How Myia Health’s Partnership with Mercy Virtua… Why IoT Apps are Eating Device Interfaces Amanda Razani Follow the Puck Tags:#Cleveland Browns#featured#Internet of Things#IoT#NFL#top#wearables Some lucky NFL Players were given the opportunity to check out WHOOP straps recently, at the NFL Players Association reps meeting. Ibraheim Campbell, the Cleveland Browns defensive back was so impressed by the gadget that he hasn’t stopped using it since then.“I’ve seen my awareness of myself and how I’m doing increase. It’s been big on my sleep awareness and sleeping habits,” Campbell explains. See Also: Does sweat hold the key to the future of health wearables?Campbell believes that taking care of his body is extremely important. At 24 years of age, this third-year pro’s role may continue to grow with the Browns. The 5-foot-11, 208-pound strong safety puts a lot of focus on working out and staying in shape, which is why his interest in technology revolves around devices that help him to better recover.As far as the WHOOP Strap goes, “I don’t take it off,” Campbell declares. “It’s pretty cool.”The WHOOP Strap 2.0 has been named the Official Licensed Recovery Wearable Of The NFLPA. Each NFL player, along with incoming players will receive one, and Campbell has been able to enjoy his early. The straps measure recovery based on a player’s resting heart rate, sleep and heart rate variability in order for players like Campbell to stay better informed and more prepared for the strain to come.Campbell says he has used other wearable devices too. He has utilized the MYZONE heart rate monitoring chest strap during offseason to ensure that he’s delivering maximum effort while participating in the City Fitness’ #MyCityMoves challenge in Philadelphia.Browns bullish on techThe Browns also incorporate the Catapult Sports GPS trackers into their routine, to keep track of the players’ workloads.“That’s been helpful, the ability to track your mileage,” Campbell states.Staying in the know about the latest sports gadgetry is a smart play by the Northwestern graduate. It can pay off well for Campbell during the NFL season, Related Posts Internet of Things Makes it Easier to Steal You…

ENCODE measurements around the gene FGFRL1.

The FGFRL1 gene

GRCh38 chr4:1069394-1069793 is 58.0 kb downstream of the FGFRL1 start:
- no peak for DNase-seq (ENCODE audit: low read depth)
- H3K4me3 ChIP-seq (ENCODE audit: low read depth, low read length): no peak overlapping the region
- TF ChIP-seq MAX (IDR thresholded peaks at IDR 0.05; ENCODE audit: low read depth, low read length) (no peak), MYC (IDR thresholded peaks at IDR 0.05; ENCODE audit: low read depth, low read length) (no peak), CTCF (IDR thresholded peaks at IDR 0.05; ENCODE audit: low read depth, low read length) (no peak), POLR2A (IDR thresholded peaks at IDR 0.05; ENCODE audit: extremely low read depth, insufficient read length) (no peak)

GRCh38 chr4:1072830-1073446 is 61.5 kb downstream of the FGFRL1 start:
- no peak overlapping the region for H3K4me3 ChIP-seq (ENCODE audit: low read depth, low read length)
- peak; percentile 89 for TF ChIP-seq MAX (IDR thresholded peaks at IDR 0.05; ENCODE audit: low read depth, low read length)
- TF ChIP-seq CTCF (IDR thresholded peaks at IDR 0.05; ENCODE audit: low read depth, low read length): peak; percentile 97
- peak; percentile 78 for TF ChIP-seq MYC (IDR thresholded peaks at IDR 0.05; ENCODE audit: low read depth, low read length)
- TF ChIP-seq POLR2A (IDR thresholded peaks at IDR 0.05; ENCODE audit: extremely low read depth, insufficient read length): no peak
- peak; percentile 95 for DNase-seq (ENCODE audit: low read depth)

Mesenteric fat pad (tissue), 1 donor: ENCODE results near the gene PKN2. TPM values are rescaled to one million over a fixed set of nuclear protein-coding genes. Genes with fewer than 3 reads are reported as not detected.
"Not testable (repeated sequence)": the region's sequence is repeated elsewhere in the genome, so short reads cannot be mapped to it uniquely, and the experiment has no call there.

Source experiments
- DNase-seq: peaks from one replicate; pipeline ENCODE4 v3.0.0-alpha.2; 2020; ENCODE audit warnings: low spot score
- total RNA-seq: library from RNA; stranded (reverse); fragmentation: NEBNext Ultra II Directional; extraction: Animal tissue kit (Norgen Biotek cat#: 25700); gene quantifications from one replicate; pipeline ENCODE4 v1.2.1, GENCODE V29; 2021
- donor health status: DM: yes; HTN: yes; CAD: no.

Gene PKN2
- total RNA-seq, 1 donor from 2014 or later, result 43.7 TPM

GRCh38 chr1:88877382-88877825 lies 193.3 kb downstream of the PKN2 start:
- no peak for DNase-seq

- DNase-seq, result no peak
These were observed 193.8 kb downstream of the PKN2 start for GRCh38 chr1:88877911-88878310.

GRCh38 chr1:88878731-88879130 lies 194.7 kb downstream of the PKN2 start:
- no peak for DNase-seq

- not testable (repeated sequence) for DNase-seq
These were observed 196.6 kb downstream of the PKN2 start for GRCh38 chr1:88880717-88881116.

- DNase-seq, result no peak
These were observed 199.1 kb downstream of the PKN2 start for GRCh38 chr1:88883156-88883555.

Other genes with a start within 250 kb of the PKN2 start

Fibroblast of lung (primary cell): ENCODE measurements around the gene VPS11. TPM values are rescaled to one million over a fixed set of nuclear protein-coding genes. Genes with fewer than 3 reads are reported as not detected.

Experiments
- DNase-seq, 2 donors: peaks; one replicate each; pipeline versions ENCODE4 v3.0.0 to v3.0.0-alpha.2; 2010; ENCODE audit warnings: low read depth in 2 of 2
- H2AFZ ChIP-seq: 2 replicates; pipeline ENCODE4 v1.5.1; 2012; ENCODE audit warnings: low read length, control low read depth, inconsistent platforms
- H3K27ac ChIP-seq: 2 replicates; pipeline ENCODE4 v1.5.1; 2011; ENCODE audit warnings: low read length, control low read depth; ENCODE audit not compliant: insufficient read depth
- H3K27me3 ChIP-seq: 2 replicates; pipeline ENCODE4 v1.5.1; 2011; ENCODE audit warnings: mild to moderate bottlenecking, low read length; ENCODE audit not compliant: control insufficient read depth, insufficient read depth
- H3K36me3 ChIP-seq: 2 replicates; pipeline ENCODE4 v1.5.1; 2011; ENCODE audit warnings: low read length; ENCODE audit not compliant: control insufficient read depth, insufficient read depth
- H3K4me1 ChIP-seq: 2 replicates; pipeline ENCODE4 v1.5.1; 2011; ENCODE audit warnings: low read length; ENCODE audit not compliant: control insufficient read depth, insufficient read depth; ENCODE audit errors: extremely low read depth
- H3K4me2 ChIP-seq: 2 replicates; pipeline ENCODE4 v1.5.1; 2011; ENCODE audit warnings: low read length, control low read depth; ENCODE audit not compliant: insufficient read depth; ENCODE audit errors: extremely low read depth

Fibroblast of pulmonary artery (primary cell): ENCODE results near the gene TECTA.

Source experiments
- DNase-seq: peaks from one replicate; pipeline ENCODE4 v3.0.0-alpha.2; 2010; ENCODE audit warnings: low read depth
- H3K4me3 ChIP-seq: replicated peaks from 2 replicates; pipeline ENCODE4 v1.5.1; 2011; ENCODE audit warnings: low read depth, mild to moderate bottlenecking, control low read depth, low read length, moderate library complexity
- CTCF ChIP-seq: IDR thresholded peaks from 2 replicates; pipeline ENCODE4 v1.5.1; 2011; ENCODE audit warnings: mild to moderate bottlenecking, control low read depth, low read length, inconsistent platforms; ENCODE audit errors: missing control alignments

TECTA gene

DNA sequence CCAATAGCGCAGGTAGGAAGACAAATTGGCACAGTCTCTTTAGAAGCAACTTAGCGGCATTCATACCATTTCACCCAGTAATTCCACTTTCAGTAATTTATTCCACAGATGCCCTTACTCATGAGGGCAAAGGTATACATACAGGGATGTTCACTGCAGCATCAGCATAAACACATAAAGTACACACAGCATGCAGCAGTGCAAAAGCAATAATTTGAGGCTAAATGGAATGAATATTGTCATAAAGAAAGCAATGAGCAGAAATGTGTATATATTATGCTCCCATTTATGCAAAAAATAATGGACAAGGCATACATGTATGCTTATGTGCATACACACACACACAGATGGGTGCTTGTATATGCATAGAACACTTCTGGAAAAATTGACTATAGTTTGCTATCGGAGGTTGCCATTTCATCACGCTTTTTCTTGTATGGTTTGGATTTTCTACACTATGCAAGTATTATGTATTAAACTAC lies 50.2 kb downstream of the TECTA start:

Nearly a dozen survivors of human trafficking wrote to 10 women MPs on Wednesday urging them to support and pass the Trafficking of Persons (Prevention, Protection and Rehabilitation) Bill, 2018. The survivors appealed to the woman leaders to support the Bill “to ensure safety of women and children… so they do not suffer from violence any more”.The letter was sent to Union Ministers Nirmala Sitharaman and Smriti Irani, as well as MPs from Opposition parties, including Jaya Bachchan, Sushmita Dev and Supriya Sule. The anti-trafficking legislation is likely to come up in the Monsoon Session of Parliament, which begins on July 18.“All of us were trafficked from our villages in North and South 24 Parganas of West Bengal to other States, and have either run away from those places or were rescued by the police or NGOs,” read the letter. The survivors said that the Bill’s provision for speedy trials, stricter punishment for traffickers and compensation for victims, would give them hope. The letter said that the survivors, mostly between 16 and 25 years of age, had come together under the banner of Utthan.“Of the hundreds of survivors of human trafficking from the State, very few have got compensation even after intervention of the courts and NGOs… the new Bill provides rehabilitation as a right of the survivor. The Bill also clearly defines what constitutes rehabilitation,” said Kaushik Gupta, an advocate at the Calcutta High Court who has taken up cases of Utthan members. One of the survivors who signed the letter said she faced problems at work and home as she had to often leave to pursue her case. “Unless the trafficker is punished we cannot live peacefully in our homes. We need special courts and a dedicated agency to take care of our cases,” said the survivor, hailing from North 24 Parganas.